(5) Timothy Lowe 7:43pm
The bride threw up in her hands.
"It was a horse pill," the bride's mother whispered to an aunt.
"I can marry whomever I choose," she spat, wiping puke from her lips.
Not true. They'd found her yodelling in an alley the night before, drunk as a skunk. The pill had sobered her but made her sick.
"You belong with me," the groom said. He was a ratty little man in a monkey suit. He was also the only one who knew her sister's whereabouts.
"Shall we begin?" said the priest.
The bride swallowed her bile. She took his hand.
(6) Calorie Bombshell 8:26pm
Bride-to-be Ursula Langston Cordially Requests Your Presence.
Hand-delivered on linen paper. Name rings a bell but I can’t place her. Former co-worker? Googled address. Beverly Hills. “No gifts, please.” Classy.
I’m here. Gorgeous home. Which one’s Ursula? Face is familiar. Mannequin smile. But from where?
Headlong dash to buffet table. Mortadella and provolone pinwheels. Mouth stings of horseradish. Deathly allergic. Spit it out. Throat swelling. Mouths move as I stumble.
Remember now? Tenth grade. Ursula’s sister, Becca. Suicide. You tormented her. All of us.
I’ll tell them sorry. Beg their forgiveness. If I can just make it. to. the. door.
(7) Nadine 11:59pm
“He’s been gone a long time.” She held her handkerchief. “I think he’s met someone else. I heard he was seen in the woods with a girl.”
“Don’t think about that. You’re better off without him.”
She stood up. “Maybe he needs a ride back. I should go get him.”
“I wouldn’t bother if I were you.”
“He’s not coming home. He doesn’t love you.”
She glared at me. “Screw you and the horse you rode in on.”
“That’s just the thing,” I said. “He did. I was the girl in the dell.”
(8) A Velez 6:44am
She scrambles into the mill loft. The horse should be clear by now, she thinks. The children safe.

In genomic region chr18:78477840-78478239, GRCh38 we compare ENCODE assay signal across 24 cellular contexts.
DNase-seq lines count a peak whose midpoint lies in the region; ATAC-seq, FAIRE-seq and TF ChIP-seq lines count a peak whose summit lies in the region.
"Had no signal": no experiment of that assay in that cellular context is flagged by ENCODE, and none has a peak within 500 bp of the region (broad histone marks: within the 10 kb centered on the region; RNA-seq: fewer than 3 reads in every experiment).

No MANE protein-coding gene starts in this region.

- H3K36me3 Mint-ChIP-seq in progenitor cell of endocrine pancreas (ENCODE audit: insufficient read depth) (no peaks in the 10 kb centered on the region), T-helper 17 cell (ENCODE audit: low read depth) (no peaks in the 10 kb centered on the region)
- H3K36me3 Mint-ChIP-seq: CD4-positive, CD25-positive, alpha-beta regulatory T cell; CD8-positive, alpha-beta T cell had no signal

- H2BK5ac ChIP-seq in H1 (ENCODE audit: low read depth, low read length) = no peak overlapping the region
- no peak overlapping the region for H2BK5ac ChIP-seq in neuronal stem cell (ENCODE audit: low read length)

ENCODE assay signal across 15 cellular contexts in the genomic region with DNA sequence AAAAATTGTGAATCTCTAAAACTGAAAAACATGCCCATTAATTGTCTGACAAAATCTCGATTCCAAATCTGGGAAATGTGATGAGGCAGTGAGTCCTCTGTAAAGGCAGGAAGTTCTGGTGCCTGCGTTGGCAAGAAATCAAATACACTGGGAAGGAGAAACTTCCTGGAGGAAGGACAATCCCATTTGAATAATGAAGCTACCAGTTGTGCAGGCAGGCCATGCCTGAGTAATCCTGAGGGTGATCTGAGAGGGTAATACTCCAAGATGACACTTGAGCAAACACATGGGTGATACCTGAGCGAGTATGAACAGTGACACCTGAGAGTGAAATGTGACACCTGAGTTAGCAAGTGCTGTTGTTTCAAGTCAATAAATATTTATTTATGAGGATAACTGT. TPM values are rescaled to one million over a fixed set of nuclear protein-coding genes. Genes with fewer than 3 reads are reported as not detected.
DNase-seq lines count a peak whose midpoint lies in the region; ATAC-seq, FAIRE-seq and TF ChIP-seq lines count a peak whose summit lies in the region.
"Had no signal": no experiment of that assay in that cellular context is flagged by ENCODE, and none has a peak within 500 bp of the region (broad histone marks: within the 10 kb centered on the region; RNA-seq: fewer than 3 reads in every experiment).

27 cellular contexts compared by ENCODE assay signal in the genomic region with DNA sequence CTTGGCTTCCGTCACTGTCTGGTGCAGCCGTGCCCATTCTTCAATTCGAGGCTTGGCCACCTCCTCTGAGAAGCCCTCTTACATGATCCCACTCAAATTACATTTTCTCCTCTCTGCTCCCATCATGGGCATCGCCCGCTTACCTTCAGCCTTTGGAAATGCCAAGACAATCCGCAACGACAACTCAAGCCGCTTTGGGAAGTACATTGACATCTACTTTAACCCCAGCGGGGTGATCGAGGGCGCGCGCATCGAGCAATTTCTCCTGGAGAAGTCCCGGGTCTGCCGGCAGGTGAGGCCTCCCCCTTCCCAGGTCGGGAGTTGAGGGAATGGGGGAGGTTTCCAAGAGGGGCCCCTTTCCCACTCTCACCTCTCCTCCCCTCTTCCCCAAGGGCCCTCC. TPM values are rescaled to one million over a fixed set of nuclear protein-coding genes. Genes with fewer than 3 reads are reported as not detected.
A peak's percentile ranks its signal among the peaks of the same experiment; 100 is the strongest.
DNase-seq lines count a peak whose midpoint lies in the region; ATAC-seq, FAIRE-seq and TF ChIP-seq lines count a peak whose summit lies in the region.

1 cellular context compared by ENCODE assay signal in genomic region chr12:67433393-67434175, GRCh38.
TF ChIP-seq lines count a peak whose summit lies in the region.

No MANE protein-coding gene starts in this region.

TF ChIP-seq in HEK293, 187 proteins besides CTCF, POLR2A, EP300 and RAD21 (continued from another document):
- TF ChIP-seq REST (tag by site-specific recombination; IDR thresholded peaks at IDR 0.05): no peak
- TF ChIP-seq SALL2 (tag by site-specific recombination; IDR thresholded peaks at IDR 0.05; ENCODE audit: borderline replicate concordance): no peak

The loft is crammed with grain. No weapon. No escape. She shoves the barrels and they fall longwise like dominoes – flour explodes into air, denser than fog.
“It’s simple Della,” he emerges in the iridescence. “Sign over the homestead, you live.”
“No. I won’t.” And neither will you.
He raises the gun. A white apparition with a red, lying mouth.
He is already a ghost.
Flint to frizzen. A single spark. The glutted air ignites.
The explosion rages across the prairie.
(9) Pharosian 9:58am
"Howdy, ma'am," he said in perfect hayseed. He had that whole farmer-in-the-dell look going on, what with the overalls and straw hat.
"Let me show you where to bring the dining suite," I said, ushering him into my home.
He glanced around, presumably gauging dimensions. "Huh," he said, wiping his horsey face with a bandanna. "Never seen a chaise longue in a dining room before." He pronounced it "shayze lounge."
"It's 'shez long,' I said. I take pride in educating others.
"Smart lady." He nodded toward the wall. "So you know that Ver Meer is a fake?"
I had to read all of these several times to make a final choice. I really loved what you all did with these prompt words.
The winner this week is Congratulations Calorie Bombshell. A funny, yet twisted story with enough ambiguity at the end to really grab us!
Calorie Bombshell you'll email your mailing address to me, I'll send you a copy of The Long Ride Home by Kari Dell. If by some chance you have it already, let me know and we'll figure out something else.
Thanks to all of you who entered. As usual, I loved reading your work. Some of you are very very scary! (Just the way I like it!)